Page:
Teen Angel: 15th-Century Girl Makes Good in 'Joan of Arc' (exhibition review);

"Joan of Arc" at the Corcoran Gallery of Art, though not much of an art show, is a powerful and learned study in renown.

The little Latin books, medieval swords, dinner bells and film stills crowded in its cases aren't what mainly matter. What matters is the girlish, great, utterly improbable person they call forth, and the forces she deploys on her long, triumphant march into your mind.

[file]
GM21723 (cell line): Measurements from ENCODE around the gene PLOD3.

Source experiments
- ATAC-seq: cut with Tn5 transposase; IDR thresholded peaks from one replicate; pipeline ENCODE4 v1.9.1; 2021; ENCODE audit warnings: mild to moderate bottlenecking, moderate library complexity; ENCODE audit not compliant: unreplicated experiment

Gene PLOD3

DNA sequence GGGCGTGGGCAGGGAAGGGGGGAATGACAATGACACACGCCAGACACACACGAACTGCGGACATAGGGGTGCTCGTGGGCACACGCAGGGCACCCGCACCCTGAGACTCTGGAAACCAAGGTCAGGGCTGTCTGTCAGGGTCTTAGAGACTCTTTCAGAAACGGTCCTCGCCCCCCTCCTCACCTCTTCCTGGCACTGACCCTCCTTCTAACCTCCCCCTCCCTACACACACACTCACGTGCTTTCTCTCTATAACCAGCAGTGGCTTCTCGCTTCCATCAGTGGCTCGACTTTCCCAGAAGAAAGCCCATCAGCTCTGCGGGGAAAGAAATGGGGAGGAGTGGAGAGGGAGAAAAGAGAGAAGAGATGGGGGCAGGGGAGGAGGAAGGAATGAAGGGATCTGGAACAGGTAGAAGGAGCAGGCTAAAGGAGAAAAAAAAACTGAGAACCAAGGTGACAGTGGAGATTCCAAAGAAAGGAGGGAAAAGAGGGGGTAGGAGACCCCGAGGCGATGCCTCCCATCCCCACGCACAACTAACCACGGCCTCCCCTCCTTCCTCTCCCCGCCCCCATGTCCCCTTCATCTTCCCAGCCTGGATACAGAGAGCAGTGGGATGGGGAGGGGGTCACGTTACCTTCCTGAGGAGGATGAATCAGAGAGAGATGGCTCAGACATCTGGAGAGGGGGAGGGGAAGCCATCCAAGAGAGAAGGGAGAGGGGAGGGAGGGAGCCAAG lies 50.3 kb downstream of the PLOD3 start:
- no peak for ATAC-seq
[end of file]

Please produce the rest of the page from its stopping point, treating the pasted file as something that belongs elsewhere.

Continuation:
Joan of Arc (1412-1431), dead while in her teens, didn't have much time. She made the most of what she had. That illiterate, sincere, cross-dressing young woman -- who talked to saints and angels, led an army into battle and helped liberate her land -- got as close to immortality as humans ever get.

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